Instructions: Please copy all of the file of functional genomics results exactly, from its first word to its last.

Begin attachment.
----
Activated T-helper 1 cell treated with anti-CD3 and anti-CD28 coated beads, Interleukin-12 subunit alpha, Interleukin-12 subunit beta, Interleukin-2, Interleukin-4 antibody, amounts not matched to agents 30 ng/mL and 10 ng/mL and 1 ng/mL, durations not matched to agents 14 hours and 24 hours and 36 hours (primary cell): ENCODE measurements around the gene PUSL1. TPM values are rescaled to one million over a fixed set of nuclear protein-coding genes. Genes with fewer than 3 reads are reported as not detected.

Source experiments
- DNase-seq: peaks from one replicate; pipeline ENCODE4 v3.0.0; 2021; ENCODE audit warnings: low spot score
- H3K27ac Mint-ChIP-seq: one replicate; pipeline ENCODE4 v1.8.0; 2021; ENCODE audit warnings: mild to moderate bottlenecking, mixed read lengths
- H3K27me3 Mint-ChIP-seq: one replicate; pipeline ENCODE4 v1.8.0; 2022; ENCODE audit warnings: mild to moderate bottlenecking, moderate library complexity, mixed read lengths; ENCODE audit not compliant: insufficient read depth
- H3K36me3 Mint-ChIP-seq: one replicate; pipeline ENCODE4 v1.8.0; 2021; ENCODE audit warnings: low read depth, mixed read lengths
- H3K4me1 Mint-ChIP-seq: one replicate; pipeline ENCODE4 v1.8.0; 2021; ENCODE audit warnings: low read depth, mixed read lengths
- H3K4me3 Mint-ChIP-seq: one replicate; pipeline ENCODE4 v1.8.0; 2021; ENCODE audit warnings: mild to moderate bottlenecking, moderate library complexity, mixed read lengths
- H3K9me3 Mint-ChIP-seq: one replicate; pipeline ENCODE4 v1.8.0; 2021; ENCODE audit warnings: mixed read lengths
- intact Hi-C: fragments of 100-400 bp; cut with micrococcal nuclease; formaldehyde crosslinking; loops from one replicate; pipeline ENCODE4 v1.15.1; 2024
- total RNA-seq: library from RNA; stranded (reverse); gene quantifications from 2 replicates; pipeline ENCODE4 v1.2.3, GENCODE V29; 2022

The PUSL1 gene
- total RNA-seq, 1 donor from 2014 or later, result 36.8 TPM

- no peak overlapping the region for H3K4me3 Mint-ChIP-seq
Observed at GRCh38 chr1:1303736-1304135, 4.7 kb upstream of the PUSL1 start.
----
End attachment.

Activated T-helper 1 cell treated with anti-CD3 and anti-CD28 coated beads, Interleukin-12 subunit alpha, Interleukin-12 subunit beta, Interleukin-2, Interleukin-4 antibody, amounts not matched to agents 30 ng/mL and 10 ng/mL and 1 ng/mL, durations not matched to agents 14 hours and 24 hours and 36 hours (primary cell): ENCODE measurements around the gene PUSL1. TPM values are rescaled to one million over a fixed set of nuclear protein-coding genes. Genes with fewer than 3 reads are reported as not detected.

Source experiments
- DNase-seq: peaks from one replicate; pipeline ENCODE4 v3.0.0; 2021; ENCODE audit warnings: low spot score
- H3K27ac Mint-ChIP-seq: one replicate; pipeline ENCODE4 v1.8.0; 2021; ENCODE audit warnings: mild to moderate bottlenecking, mixed read lengths
- H3K27me3 Mint-ChIP-seq: one replicate; pipeline ENCODE4 v1.8.0; 2022; ENCODE audit warnings: mild to moderate bottlenecking, moderate library complexity, mixed read lengths; ENCODE audit not compliant: insufficient read depth
- H3K36me3 Mint-ChIP-seq: one replicate; pipeline ENCODE4 v1.8.0; 2021; ENCODE audit warnings: low read depth, mixed read lengths
- H3K4me1 Mint-ChIP-seq: one replicate; pipeline ENCODE4 v1.8.0; 2021; ENCODE audit warnings: low read depth, mixed read lengths
- H3K4me3 Mint-ChIP-seq: one replicate; pipeline ENCODE4 v1.8.0; 2021; ENCODE audit warnings: mild to moderate bottlenecking, moderate library complexity, mixed read lengths
- H3K9me3 Mint-ChIP-seq: one replicate; pipeline ENCODE4 v1.8.0; 2021; ENCODE audit warnings: mixed read lengths
- intact Hi-C: fragments of 100-400 bp; cut with micrococcal nuclease; formaldehyde crosslinking; loops from one replicate; pipeline ENCODE4 v1.15.1; 2024
- total RNA-seq: library from RNA; stranded (reverse); gene quantifications from 2 replicates; pipeline ENCODE4 v1.2.3, GENCODE V29; 2022

The PUSL1 gene
- total RNA-seq, 1 donor from 2014 or later, result 36.8 TPM

- no peak overlapping the region for H3K4me3 Mint-ChIP-seq
Observed at GRCh38 chr1:1303736-1304135, 4.7 kb upstream of the PUSL1 start.